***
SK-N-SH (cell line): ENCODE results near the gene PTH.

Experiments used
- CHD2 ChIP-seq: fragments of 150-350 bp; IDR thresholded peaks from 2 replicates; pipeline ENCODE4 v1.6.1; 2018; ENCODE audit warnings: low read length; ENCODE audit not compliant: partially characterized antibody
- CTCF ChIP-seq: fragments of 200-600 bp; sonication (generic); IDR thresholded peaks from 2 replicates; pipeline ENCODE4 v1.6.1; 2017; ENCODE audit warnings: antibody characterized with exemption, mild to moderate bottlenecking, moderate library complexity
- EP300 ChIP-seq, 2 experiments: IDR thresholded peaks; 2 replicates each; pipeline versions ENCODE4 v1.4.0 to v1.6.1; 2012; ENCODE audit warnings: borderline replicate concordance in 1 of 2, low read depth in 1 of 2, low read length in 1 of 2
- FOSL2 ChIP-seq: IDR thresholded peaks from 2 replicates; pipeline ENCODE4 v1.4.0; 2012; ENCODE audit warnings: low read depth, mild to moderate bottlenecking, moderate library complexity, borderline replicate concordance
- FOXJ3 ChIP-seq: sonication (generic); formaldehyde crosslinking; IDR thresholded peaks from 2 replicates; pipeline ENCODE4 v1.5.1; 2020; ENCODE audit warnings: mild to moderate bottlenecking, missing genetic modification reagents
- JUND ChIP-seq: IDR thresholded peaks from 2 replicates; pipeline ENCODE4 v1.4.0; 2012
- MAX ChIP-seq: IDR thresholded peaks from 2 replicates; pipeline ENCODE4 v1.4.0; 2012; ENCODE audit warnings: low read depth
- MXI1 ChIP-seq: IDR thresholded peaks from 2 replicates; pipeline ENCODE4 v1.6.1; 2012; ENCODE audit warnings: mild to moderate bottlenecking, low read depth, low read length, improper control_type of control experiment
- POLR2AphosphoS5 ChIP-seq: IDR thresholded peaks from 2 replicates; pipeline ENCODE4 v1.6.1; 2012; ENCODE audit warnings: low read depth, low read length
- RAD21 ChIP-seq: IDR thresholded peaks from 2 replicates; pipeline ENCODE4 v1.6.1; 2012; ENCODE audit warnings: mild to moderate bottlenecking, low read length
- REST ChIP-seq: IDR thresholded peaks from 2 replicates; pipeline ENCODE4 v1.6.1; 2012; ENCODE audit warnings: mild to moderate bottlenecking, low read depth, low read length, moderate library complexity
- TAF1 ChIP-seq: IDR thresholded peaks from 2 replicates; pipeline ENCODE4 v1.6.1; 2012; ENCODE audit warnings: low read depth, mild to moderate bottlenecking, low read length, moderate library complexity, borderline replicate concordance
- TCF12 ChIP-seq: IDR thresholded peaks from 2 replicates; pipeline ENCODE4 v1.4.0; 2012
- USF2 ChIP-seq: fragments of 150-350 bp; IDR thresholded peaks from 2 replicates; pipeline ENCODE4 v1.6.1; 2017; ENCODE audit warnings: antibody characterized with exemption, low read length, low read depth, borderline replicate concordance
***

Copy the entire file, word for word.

SK-N-SH (cell line): ENCODE results near the gene PTH.

Experiments used
- CHD2 ChIP-seq: fragments of 150-350 bp; IDR thresholded peaks from 2 replicates; pipeline ENCODE4 v1.6.1; 2018; ENCODE audit warnings: low read length; ENCODE audit not compliant: partially characterized antibody
- CTCF ChIP-seq: fragments of 200-600 bp; sonication (generic); IDR thresholded peaks from 2 replicates; pipeline ENCODE4 v1.6.1; 2017; ENCODE audit warnings: antibody characterized with exemption, mild to moderate bottlenecking, moderate library complexity
- EP300 ChIP-seq, 2 experiments: IDR thresholded peaks; 2 replicates each; pipeline versions ENCODE4 v1.4.0 to v1.6.1; 2012; ENCODE audit warnings: borderline replicate concordance in 1 of 2, low read depth in 1 of 2, low read length in 1 of 2
- FOSL2 ChIP-seq: IDR thresholded peaks from 2 replicates; pipeline ENCODE4 v1.4.0; 2012; ENCODE audit warnings: low read depth, mild to moderate bottlenecking, moderate library complexity, borderline replicate concordance
- FOXJ3 ChIP-seq: sonication (generic); formaldehyde crosslinking; IDR thresholded peaks from 2 replicates; pipeline ENCODE4 v1.5.1; 2020; ENCODE audit warnings: mild to moderate bottlenecking, missing genetic modification reagents
- JUND ChIP-seq: IDR thresholded peaks from 2 replicates; pipeline ENCODE4 v1.4.0; 2012
- MAX ChIP-seq: IDR thresholded peaks from 2 replicates; pipeline ENCODE4 v1.4.0; 2012; ENCODE audit warnings: low read depth
- MXI1 ChIP-seq: IDR thresholded peaks from 2 replicates; pipeline ENCODE4 v1.6.1; 2012; ENCODE audit warnings: mild to moderate bottlenecking, low read depth, low read length, improper control_type of control experiment
- POLR2AphosphoS5 ChIP-seq: IDR thresholded peaks from 2 replicates; pipeline ENCODE4 v1.6.1; 2012; ENCODE audit warnings: low read depth, low read length
- RAD21 ChIP-seq: IDR thresholded peaks from 2 replicates; pipeline ENCODE4 v1.6.1; 2012; ENCODE audit warnings: mild to moderate bottlenecking, low read length
- REST ChIP-seq: IDR thresholded peaks from 2 replicates; pipeline ENCODE4 v1.6.1; 2012; ENCODE audit warnings: mild to moderate bottlenecking, low read depth, low read length, moderate library complexity
- TAF1 ChIP-seq: IDR thresholded peaks from 2 replicates; pipeline ENCODE4 v1.6.1; 2012; ENCODE audit warnings: low read depth, mild to moderate bottlenecking, low read length, moderate library complexity, borderline replicate concordance
- TCF12 ChIP-seq: IDR thresholded peaks from 2 replicates; pipeline ENCODE4 v1.4.0; 2012
- USF2 ChIP-seq: fragments of 150-350 bp; IDR thresholded peaks from 2 replicates; pipeline ENCODE4 v1.6.1; 2017; ENCODE audit warnings: antibody characterized with exemption, low read length, low read depth, borderline replicate concordance